• Enhances a Plant’s Resistance Against Abiotic Stress: Biofertilizers contain materials that promote a plant’s resistance against restrictive growing conditions such as drought, extreme cold, water excess or deficit, and high-salinity soil. As biofertilizers improve a plant’s abiotic stress defenses, they are more likely to maintain an ideal growth rate despite harsh climates or unfavorable weather conditions. As plants thrive in restrictive states, farmers can maintain crop production and supply the growing demand for agricultural products.
    • Suitable Replacement for Chemical Fertilizers: Biofertilizers utilize beneficial substances for long-term plant and soil health. Without proper handling and sufficient knowledge of such products, chemical fertilizer poses toxic risks to overall plant health, the environment, and consumers after harvesting the chemically fertilized plant.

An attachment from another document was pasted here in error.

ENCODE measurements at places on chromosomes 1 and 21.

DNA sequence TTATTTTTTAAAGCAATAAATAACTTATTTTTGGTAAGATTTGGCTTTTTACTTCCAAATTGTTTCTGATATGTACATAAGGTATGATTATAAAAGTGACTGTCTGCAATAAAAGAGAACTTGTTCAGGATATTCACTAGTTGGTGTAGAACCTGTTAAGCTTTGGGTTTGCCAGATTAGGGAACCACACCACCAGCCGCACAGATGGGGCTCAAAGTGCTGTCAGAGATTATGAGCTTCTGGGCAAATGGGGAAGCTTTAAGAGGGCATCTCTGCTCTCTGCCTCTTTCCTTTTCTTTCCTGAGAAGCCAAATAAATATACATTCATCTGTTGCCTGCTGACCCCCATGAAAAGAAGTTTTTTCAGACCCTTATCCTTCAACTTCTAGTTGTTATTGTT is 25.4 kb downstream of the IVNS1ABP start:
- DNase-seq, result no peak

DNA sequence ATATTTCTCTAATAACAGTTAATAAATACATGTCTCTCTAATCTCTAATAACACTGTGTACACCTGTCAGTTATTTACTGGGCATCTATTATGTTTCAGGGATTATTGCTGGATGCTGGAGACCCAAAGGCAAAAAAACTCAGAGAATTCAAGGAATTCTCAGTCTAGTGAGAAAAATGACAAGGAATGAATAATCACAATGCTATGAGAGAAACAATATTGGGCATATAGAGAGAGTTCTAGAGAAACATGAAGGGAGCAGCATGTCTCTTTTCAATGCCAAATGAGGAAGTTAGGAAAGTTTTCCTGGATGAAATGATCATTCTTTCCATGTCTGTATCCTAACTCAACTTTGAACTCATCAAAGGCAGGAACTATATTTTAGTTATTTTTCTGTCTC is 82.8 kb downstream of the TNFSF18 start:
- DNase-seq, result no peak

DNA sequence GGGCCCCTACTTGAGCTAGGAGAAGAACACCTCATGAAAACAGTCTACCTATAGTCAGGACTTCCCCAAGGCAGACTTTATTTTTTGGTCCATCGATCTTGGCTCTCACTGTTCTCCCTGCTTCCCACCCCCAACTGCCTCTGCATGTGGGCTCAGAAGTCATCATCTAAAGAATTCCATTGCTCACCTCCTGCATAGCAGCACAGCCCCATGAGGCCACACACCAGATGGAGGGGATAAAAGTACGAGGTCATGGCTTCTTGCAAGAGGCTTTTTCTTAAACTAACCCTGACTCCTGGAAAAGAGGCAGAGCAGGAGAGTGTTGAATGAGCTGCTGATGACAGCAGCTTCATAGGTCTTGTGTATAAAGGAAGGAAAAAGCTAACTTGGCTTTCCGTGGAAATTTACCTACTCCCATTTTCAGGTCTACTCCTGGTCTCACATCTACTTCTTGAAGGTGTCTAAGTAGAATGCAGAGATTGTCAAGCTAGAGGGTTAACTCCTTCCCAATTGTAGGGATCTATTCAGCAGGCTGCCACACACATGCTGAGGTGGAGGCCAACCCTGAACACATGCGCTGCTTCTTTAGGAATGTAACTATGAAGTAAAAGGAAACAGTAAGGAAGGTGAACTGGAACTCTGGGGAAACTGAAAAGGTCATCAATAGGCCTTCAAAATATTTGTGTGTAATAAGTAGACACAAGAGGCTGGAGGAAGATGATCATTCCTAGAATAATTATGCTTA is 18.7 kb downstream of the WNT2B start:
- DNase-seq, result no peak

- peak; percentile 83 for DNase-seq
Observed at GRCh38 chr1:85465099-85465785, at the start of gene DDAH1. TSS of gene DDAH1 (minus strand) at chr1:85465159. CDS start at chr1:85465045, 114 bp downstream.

• Great Substitute for Other Input Materials: Biofertilizers are natural alternatives for plant growth promotion, pathogen combat, and pest prevention. In essence, biofertilizers can minimize the need for traditional fertilizers and pesticide inputs, which are not beneficial for long-term plant health as these materials contain synthetic compounds.
    • Sustainable Biofertilizer Production: Biofertilizers can be by-products of generating electricity with biogas. Biogas generators utilize renewable energy from organic matter such as animal waste or particular crops. Once these machines entirely use up the biofuel to produce biogas, the remaining matter may serve as biofertilizers, essentially creating a sustainable practice.

    Disadvantages of Biofertilizers